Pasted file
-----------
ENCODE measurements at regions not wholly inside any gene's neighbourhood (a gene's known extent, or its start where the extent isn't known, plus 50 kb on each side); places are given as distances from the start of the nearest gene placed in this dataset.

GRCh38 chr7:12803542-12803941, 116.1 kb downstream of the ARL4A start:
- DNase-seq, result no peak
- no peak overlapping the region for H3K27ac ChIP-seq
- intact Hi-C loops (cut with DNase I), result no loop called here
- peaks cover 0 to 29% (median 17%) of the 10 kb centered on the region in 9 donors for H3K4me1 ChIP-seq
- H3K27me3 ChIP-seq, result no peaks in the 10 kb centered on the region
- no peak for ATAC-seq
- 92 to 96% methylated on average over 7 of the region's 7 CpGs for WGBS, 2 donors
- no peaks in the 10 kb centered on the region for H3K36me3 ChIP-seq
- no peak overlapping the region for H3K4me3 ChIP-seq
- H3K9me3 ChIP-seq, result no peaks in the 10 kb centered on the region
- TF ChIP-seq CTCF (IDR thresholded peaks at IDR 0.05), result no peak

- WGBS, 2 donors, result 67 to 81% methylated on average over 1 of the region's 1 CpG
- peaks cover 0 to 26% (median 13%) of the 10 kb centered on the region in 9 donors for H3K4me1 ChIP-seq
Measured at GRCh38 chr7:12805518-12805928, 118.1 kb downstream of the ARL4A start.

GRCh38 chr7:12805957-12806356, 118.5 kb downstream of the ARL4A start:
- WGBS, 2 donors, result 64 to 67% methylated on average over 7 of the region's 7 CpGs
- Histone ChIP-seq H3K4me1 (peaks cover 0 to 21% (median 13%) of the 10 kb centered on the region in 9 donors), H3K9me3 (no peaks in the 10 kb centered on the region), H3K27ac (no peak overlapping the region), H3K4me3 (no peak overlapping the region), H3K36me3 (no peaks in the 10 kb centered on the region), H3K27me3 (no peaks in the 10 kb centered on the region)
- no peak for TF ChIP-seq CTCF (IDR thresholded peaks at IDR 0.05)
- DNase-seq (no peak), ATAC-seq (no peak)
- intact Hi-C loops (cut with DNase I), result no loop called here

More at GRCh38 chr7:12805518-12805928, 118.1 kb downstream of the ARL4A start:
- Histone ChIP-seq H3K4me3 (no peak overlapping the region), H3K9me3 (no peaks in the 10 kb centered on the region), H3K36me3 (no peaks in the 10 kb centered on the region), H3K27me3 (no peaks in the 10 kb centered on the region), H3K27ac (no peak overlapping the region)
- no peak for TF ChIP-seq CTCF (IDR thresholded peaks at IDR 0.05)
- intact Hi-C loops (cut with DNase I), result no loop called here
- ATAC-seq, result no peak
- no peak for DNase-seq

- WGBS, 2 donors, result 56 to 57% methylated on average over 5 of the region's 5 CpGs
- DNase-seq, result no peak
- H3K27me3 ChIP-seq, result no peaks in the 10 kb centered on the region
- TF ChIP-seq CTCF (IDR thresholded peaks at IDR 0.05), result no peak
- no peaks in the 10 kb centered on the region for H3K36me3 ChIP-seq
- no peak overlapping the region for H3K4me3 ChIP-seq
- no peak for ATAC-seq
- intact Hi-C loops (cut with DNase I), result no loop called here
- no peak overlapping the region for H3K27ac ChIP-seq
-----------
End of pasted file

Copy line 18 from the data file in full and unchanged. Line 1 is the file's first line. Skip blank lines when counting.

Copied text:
- WGBS, 2 donors, result 64 to 67% methylated on average over 7 of the region's 7 CpGs